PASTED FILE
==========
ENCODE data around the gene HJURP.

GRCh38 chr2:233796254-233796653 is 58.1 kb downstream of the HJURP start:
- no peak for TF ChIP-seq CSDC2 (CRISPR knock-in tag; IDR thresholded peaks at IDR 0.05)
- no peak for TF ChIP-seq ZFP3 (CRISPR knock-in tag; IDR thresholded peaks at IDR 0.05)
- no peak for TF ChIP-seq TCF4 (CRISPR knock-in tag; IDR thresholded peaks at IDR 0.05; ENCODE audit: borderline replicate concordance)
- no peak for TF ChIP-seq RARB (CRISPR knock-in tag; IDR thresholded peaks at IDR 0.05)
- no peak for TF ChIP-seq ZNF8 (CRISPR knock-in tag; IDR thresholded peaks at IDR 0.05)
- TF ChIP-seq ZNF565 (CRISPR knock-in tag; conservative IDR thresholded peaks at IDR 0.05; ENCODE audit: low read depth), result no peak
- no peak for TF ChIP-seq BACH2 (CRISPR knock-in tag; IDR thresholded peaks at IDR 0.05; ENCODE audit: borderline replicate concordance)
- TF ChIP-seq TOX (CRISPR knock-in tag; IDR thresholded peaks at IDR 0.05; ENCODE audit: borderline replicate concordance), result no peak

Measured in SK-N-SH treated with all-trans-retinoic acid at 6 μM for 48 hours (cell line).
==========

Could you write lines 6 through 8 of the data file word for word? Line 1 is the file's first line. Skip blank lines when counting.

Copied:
- no peak for TF ChIP-seq RARB (CRISPR knock-in tag; IDR thresholded peaks at IDR 0.05)
- no peak for TF ChIP-seq ZNF8 (CRISPR knock-in tag; IDR thresholded peaks at IDR 0.05)
- TF ChIP-seq ZNF565 (CRISPR knock-in tag; conservative IDR thresholded peaks at IDR 0.05; ENCODE audit: low read depth), result no peak